There’s no doubt that Lute was a tremendous program-builder, teacher and recruiter, but if we had to pick one criticism of his illustrious career, it would be that his teams sometimes appeared to lose focus and/or lack motivation.  Maybe it was the laid-back lifestyle of Tucson or simply something about the kids Olson tended to recruit, but in our view, it is somewhat telling that he won his sole national championship in 1997 with a #4 seed.  Don’t take that the wrong way – that was a SICK team that just hadn’t come together until very late in the season (and we had the privilege of watch cut down the nets).  But they were an underdog in each of their three games against #1 seeds Kentucky, UNC and Kansas, and we always felt that Lute relished and managed the underdog role a little more than he was able to do so as the favorite.  Let’s make the case statistically.

As stated above, Lute Olson has gone to five Final Fours.  Here are the NCAA Tournament seeds for those years – #5, #1, #2, #4, #2 (avg. = 2.8).  Arizona also received five #1 seeds during Olson’s tenure.  Here’s the result for those five Tourneys – F4, S16, E8, R32, E8 (avg. = 2.6 games won).  When Lute was expected to go to the F4, he went once; when he was not expected to go, he went four other times.  This quick examination of the numbers confirms what we wrote last year when we surveyed the top overachieving and underachieving programs of the 64/65-team era of the NCAA Tournament.  From 1985-2007, Arizona averaged a #4.1 seed in the NCAAs.  The historical model (above) suggests that Arizona should have won 44.1 NCAA contests over this period - the Cats won 39, which means they ‘underachieved’ by nearly five Ws, and therefore puts UA in terms of performance in the bottom third of schools with greater than eight appearances over the era.  The most obvious examples of this phenomenon were first-round upsets in 1992 (#3 UA loses to #14 ETSU), 1993 (#2 UA loses to #15 Santa Clara), and 1999 (#4 UA loses to #13 Oklahoma).  Even Olson’s most talented and decorated team, the 1998 #1 Wildcats led by Mike Bibby and Jason Terry, had a major letdown in the E8 against #3 Utah, getting run out of the gym by 25 points.  What were we saying about focus and motivation?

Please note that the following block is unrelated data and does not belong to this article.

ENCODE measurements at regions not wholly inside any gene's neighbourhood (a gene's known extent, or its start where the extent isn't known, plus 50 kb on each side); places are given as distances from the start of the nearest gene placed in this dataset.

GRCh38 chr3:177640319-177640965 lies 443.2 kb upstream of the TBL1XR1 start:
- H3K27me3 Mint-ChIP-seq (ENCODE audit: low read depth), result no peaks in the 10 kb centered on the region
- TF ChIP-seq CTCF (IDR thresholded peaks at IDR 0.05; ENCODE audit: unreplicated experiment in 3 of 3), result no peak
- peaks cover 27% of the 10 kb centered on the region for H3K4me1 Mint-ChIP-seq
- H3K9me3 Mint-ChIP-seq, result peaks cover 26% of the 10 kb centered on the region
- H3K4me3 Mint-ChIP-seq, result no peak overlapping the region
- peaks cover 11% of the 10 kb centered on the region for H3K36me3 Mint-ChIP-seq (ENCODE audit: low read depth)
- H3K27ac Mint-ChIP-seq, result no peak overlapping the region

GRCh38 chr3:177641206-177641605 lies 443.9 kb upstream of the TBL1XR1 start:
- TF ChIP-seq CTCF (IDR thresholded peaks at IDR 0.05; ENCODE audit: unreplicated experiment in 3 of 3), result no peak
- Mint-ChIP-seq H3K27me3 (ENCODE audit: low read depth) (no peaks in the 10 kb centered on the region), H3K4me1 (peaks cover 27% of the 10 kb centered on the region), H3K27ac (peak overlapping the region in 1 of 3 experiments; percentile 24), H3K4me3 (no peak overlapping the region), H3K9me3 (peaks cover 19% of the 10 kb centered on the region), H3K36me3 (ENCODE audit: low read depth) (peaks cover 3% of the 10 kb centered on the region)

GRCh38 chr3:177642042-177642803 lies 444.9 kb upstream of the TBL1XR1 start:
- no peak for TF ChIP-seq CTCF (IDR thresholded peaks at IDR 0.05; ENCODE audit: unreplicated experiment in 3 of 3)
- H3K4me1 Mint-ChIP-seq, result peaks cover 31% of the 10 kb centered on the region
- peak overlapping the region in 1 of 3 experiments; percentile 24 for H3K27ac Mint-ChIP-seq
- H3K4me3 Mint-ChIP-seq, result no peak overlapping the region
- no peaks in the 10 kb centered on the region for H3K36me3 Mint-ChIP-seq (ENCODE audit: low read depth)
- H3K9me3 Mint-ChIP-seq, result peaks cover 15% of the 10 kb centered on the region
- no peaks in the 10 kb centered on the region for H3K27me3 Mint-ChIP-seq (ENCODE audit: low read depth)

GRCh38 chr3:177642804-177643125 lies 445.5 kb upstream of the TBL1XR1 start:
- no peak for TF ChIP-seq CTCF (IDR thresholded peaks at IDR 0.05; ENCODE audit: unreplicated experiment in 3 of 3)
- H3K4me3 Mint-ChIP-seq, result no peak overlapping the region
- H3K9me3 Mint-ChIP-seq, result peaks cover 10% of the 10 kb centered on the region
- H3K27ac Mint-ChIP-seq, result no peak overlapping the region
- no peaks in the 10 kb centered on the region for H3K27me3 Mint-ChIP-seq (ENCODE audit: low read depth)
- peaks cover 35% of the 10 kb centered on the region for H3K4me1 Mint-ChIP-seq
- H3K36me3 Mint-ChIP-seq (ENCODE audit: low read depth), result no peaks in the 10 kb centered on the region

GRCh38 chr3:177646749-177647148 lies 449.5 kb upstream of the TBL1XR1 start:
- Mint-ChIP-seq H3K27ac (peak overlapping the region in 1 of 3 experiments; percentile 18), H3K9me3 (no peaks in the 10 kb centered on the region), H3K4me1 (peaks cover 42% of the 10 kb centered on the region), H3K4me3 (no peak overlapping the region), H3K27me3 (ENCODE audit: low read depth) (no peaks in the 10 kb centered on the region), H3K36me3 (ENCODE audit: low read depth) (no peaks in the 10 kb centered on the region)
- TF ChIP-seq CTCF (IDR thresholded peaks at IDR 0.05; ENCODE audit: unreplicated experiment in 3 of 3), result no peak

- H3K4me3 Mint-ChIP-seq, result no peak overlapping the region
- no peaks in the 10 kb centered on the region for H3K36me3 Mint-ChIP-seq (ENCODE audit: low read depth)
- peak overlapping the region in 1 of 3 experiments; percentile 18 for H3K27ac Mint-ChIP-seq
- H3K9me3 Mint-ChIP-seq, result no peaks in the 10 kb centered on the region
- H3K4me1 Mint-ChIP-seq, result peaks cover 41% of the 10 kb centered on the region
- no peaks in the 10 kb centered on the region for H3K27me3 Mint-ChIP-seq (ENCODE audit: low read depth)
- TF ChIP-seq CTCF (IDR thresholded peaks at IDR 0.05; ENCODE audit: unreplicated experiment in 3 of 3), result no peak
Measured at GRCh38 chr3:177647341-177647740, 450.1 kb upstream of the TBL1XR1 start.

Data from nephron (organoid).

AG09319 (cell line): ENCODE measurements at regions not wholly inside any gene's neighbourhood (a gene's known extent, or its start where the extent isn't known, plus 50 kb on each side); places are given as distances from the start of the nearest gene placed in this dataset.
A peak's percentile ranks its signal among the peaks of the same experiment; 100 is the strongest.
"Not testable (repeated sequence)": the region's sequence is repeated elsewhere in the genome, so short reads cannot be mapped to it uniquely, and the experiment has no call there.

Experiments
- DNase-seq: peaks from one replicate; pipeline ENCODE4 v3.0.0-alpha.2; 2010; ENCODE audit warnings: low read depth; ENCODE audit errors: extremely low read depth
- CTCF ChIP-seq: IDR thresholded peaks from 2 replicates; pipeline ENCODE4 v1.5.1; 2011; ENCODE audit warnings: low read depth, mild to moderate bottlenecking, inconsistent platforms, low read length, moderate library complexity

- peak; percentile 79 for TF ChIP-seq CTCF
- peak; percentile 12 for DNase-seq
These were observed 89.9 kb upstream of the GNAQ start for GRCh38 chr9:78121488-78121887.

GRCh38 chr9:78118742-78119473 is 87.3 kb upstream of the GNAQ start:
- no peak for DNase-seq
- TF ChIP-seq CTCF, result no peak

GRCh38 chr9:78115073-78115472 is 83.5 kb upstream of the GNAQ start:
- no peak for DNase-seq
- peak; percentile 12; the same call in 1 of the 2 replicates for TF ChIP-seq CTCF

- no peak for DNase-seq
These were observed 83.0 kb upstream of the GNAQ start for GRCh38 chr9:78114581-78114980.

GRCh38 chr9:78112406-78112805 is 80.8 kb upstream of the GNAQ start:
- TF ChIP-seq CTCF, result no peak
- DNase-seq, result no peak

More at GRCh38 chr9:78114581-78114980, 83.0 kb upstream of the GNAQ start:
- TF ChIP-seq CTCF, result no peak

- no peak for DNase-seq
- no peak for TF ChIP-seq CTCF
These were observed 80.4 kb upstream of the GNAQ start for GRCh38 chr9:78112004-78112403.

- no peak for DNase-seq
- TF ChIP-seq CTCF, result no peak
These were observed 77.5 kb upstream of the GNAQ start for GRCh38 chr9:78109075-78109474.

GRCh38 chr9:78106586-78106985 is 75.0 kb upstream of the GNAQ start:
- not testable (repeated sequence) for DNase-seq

(Photo Credit: Tucson Citizen)

It’ll be sad to see Lute Olson go.  Even last year, when Kevin O’Neill was busily turning Arizona into Tennessee ca. 1998 (ugh), we still thought the Silver Fox would make his way back to the sidelines again.  You could always count on Olson teams to have athletes who made the game fun to watch.  If his medical problems are serious enough to warrant missing another season, then he probably is making the right decision in riding off into the desert sunset.  Best of luck to him and his family. 

Now, about that Bob Knight looking to get back into coaching thing…  what odds did we lay?  10:1?  Associate coach Mike Dunlap is expected to take over the reins on an interim basis.